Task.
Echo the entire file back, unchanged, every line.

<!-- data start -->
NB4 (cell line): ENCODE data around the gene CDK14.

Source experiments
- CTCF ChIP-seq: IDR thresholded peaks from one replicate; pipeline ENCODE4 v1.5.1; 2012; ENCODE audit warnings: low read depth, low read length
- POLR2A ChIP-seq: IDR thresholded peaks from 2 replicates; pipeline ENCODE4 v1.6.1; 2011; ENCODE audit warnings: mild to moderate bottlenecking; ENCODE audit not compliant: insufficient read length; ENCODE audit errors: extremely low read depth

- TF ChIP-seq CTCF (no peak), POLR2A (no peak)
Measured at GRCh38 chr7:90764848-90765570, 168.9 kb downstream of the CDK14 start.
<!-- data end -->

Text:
NB4 (cell line): ENCODE data around the gene CDK14.

Source experiments
- CTCF ChIP-seq: IDR thresholded peaks from one replicate; pipeline ENCODE4 v1.5.1; 2012; ENCODE audit warnings: low read depth, low read length
- POLR2A ChIP-seq: IDR thresholded peaks from 2 replicates; pipeline ENCODE4 v1.6.1; 2011; ENCODE audit warnings: mild to moderate bottlenecking; ENCODE audit not compliant: insufficient read length; ENCODE audit errors: extremely low read depth

- TF ChIP-seq CTCF (no peak), POLR2A (no peak)
Measured at GRCh38 chr7:90764848-90765570, 168.9 kb downstream of the CDK14 start.